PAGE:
Theodore B. Starr (1837 – 1907) began his career in the jewellery trade in 1853 at the age of 16 when he took up a position as messenger boy for a New York city jeweller.
After nine years working he was in a position to set up on his own, his business was located on John Street (next door to his previous employer) and two years later he entered into a partnership with Herman Marcus. Marcus had arrived in New York from his native Germany in 1850 and worked Tiffany & Co. and Ball, Black & Co. before joining forces with Starr to form Starr & Marcus – jewellers and silversmiths.
The firm created artistic contemporary silverware and jewellery, partly influenced by European trends but also reflecting the mood and aesthetic of America at this time. In 1876 they exhibited at The Centennial International Exhibition, the first official World’s Fair to be held in the United States. It was situated in Philadelphia and staged to coincide with, and celebrate, the 100th anniversary of the signing of the Declaration of Independence. Starr & Marcus were noted for their display which included diamond and pink pearl necklaces, a diamond aigrette, coral brooches and a selection of cameos and intaglios.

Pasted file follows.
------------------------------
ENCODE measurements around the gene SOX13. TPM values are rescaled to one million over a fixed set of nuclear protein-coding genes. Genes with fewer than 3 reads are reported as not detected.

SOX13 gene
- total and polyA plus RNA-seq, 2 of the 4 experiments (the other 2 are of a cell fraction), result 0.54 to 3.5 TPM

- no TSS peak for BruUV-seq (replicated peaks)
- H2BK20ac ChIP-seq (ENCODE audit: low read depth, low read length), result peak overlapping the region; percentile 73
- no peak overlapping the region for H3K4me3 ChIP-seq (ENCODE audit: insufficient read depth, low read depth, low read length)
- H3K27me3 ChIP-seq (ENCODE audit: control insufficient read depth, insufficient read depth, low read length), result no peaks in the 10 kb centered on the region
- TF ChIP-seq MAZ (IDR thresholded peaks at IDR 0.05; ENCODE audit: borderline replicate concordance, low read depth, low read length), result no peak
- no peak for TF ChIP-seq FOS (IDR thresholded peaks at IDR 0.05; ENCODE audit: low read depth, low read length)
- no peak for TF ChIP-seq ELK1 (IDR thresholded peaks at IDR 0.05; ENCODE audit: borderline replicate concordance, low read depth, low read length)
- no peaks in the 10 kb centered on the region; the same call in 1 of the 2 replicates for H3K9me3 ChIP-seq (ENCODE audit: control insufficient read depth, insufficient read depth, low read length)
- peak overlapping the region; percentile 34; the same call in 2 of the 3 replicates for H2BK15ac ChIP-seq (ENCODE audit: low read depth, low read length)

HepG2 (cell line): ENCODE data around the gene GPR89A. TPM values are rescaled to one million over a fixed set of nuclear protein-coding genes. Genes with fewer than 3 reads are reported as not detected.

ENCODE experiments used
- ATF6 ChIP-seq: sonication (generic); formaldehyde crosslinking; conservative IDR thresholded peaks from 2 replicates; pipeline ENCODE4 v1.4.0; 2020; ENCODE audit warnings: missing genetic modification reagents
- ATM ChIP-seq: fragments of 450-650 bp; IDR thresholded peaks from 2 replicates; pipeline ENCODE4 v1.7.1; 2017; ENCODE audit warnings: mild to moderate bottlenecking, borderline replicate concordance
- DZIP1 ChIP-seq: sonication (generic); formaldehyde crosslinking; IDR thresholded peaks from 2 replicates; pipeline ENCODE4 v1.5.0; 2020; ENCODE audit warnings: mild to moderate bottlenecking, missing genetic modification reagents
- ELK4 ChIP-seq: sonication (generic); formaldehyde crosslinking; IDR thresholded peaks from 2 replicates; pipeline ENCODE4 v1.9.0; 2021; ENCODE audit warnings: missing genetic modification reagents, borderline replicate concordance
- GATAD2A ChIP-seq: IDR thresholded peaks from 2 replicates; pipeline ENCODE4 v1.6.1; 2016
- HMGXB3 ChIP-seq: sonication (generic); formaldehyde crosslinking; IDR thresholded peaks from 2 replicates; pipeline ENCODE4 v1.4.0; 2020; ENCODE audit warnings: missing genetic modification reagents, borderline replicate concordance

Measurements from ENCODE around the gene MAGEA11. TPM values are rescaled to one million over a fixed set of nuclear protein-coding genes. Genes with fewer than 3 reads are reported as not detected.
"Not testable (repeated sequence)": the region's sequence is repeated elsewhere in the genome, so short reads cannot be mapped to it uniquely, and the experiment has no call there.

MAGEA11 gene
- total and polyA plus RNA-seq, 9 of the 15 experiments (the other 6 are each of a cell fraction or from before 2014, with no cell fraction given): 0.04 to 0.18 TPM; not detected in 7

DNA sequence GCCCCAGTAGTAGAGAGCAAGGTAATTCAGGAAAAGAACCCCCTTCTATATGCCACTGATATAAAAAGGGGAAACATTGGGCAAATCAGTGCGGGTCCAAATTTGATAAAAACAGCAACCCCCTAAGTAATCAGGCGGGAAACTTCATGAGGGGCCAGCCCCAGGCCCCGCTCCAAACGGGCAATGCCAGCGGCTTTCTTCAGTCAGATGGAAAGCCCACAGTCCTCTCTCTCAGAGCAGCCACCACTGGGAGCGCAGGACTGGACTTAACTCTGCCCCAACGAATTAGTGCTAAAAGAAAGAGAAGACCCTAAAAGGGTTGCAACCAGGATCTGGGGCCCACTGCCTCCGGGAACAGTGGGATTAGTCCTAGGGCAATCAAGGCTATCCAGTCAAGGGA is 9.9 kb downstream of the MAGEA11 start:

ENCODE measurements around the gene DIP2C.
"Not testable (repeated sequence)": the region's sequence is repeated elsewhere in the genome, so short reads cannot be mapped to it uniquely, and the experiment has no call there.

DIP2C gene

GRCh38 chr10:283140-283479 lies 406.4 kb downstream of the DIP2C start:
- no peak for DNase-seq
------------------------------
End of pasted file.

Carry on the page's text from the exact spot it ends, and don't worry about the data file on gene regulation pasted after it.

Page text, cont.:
The partnership lasted thirteen years until Marcus left to return to Tiffany. At this point Starr renamed the company Theodore B. Starr and went on to enjoy even greater success. His shop and stock were regularly written about by the press with the New York Times remarking that “Starr’s establishment… has no duplicate in this country and probably not the world.”
He was joined in the business by his son who incorporated the company in 1907 before selling it in 1918. Today, Starr pieces can be found amongst select dealers and auction houses and some are held by museums such as the Metropolitan Museum of Art who refer to him as “among the most prominent and influential jewellery and silversmithing firms in New York City during the late nineteenth and early twentieth centuries.”